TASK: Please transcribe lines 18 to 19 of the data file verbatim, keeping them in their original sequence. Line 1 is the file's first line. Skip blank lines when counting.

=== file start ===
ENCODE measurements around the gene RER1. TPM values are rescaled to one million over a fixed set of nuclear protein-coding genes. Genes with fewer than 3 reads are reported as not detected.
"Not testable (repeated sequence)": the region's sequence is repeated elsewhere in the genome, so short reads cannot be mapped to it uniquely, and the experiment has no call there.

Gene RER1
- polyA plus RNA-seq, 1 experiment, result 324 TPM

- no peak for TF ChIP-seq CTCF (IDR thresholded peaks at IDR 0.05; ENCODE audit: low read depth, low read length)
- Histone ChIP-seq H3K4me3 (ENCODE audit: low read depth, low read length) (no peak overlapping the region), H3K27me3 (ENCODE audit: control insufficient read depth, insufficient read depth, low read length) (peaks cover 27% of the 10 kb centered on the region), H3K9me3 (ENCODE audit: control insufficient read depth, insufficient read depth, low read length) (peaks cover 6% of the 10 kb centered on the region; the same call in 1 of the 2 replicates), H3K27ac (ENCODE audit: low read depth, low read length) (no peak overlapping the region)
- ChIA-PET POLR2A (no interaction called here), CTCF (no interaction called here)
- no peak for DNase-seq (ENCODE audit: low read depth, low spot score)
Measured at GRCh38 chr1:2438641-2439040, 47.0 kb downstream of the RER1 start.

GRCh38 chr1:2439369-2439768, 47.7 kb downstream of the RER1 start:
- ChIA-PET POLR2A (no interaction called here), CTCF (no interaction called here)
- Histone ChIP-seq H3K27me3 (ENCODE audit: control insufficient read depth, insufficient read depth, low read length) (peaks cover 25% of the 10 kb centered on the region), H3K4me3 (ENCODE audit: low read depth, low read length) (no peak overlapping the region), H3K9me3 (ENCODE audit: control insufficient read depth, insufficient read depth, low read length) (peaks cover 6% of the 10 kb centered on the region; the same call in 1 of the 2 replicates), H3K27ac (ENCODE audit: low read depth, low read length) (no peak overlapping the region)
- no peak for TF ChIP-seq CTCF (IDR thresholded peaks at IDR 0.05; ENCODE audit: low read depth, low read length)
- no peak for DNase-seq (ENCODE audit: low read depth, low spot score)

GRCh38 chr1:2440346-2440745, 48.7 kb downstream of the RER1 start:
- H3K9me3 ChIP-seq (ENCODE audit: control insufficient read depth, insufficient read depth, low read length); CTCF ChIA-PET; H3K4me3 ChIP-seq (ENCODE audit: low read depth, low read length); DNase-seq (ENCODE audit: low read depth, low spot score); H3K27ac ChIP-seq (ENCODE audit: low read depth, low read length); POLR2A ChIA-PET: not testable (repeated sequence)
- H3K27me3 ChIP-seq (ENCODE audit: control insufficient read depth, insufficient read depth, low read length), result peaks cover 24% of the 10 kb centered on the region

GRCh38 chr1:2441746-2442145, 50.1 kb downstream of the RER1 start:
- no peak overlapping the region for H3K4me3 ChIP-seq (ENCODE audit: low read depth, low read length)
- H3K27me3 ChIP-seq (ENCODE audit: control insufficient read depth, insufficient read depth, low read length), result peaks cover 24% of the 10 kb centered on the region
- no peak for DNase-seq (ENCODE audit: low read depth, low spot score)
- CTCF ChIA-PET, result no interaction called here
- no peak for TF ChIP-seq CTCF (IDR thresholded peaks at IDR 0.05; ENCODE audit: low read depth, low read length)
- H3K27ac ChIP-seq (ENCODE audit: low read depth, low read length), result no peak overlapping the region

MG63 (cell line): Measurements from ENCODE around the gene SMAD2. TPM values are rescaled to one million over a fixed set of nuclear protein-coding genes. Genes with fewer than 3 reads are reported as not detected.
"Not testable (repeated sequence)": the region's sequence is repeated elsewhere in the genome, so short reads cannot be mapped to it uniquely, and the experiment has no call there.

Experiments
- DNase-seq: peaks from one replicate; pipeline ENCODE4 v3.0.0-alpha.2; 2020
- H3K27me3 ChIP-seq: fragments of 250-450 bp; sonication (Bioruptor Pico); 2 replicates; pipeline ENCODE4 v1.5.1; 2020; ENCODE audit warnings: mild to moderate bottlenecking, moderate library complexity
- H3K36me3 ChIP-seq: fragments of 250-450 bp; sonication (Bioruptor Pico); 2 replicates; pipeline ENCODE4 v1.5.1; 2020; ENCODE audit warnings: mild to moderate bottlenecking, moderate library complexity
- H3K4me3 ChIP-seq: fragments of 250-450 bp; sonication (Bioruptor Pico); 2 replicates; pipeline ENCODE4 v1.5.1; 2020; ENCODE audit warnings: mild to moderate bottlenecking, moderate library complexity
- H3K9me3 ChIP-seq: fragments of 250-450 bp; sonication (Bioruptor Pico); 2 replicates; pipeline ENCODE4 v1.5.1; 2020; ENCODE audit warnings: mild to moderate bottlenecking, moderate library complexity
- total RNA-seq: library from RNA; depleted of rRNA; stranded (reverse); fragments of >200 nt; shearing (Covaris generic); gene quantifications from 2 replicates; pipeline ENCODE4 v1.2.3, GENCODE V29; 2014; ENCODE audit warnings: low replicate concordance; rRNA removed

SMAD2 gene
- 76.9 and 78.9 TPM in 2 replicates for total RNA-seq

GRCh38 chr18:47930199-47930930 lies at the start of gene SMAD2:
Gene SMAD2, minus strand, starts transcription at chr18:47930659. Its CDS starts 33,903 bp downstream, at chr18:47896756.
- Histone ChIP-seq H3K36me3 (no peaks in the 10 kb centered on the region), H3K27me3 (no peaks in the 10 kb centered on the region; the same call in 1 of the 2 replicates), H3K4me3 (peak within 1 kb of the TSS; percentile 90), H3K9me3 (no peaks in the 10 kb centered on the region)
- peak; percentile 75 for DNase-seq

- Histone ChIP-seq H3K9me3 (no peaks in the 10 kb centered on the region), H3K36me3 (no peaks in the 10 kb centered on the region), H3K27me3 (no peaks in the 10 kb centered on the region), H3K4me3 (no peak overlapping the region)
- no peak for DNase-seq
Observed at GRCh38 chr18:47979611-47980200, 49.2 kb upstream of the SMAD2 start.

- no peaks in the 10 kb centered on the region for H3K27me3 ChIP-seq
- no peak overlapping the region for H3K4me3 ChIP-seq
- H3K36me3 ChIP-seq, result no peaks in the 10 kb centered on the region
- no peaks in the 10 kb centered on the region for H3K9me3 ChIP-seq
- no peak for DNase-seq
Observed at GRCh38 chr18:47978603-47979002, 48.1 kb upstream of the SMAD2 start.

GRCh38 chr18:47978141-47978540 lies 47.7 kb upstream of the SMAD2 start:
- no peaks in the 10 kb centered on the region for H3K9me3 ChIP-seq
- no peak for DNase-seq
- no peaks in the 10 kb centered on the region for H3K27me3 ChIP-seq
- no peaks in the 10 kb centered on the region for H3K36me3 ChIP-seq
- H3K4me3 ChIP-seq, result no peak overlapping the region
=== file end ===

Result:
GRCh38 chr1:2441746-2442145, 50.1 kb downstream of the RER1 start:
- no peak overlapping the region for H3K4me3 ChIP-seq (ENCODE audit: low read depth, low read length)